Prosit Roy’s Pari is the kind of horror that gags and chokes you with an incipient dread. But only up to a point. The setting is a rainy, wet Kolkata; a beautiful inscrutable woman Rukhsana (Anushka Sharma) is being hunted down by a group of cruel men; there are inexplicable unearthly presences; a strange, grotesque cult ; its equally cryptic opponents; an evil force whose menace you can’t see but only hear in the rasping sound of his breath and a kind, young man Arnab (Parambrata Chatterjee), possibly the only “normal” one around.
Roy builds a relentless feel of doom, the lobs of fear broken only briefly with tiny interludes of romance. There’s a terrible sense of oppressiveness that makes you want to run away to grab some fresh air, yet it’s enough to intrigue you to want to stay on. Yes, there are many jump scares (can we ever escape them) but Roy does well in creating a suffocating atmosphere, invests some ordinary objects and creatures with a significant, pivotal eerieness, be it incense sticks, a bucket of water, an artificial eye, a tube of Boroline cream, a nailcutter, the cartoons on the TV or the dogs on the street. I am never going to look at them the same way again. A nailcutter sequence and one involving the pet neighbourhood dog almost left me with a myocardial infarction.
Sadly, Roy is not able to sustain it. Halfway through the film, when he explains it all, the essential horror vanishes. What you are left holding on to thereafter are some gimmicky, supernatural sequences and gory revenge and retribution scenes.There are familiar tropes from a clutch of horror films–Roman Polanski’s Rosemary’s Baby, Richard Donner’s The Omen, Gehrayee by Aruna-Vikas. But Roy takes them away from the usual Christian and Hindu backdrops and places them in some fictional Muslim occult.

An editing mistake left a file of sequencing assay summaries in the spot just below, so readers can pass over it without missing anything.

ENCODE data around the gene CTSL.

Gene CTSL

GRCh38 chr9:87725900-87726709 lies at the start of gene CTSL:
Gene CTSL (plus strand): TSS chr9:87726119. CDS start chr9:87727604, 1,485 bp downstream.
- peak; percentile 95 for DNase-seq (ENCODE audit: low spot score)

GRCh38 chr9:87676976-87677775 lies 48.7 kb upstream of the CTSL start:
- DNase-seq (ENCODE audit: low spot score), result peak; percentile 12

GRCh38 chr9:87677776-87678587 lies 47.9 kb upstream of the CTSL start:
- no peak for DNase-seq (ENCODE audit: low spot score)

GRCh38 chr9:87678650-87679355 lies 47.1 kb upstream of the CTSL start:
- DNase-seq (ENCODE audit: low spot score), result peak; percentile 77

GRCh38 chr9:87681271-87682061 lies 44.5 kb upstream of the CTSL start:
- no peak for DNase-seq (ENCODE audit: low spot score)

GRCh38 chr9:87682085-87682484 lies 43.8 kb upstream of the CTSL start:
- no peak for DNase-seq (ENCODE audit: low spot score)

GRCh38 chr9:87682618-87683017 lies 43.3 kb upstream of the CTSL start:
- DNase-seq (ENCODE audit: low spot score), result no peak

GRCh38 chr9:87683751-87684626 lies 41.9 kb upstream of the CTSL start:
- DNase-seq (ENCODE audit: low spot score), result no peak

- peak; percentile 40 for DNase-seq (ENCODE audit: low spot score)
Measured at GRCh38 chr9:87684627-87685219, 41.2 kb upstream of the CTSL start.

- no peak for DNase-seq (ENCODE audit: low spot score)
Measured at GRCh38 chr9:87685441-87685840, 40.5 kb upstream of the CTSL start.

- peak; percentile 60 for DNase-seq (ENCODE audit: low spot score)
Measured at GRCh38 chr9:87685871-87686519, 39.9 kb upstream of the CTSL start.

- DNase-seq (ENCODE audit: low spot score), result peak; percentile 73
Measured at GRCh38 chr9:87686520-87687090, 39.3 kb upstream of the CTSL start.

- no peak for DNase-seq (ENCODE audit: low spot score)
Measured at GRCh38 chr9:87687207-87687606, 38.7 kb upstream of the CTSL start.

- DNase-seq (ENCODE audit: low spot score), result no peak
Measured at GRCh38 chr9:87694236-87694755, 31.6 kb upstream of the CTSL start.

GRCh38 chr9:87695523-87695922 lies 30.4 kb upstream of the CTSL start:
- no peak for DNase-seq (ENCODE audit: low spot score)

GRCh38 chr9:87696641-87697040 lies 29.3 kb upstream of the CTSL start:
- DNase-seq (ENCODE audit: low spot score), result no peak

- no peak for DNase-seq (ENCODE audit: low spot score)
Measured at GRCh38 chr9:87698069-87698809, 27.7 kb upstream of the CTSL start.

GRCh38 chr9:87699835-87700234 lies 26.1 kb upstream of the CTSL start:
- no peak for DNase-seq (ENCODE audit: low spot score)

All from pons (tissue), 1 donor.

There’s plenty of interesting stuff happening in the head of the filmmaker. For one there’s a compelling character at the centre, a woman trying to grapple with the split within herself (and Anushka Sharma does well with role); then there’s the obfuscation of the duality between the good and the bad–that there’s the possibility of humaneness in the devil and the humane may at times veer towards the devil. But Roy makes it all too literal complete with a righteous, virtuous take on pregnancy and abortion. In an effort to find a neat closure (when he could have tried to make a Omen-like franchisee out of it), the director spins out a clumsy climax. Wish he had left a lot more unsaid and unresolved.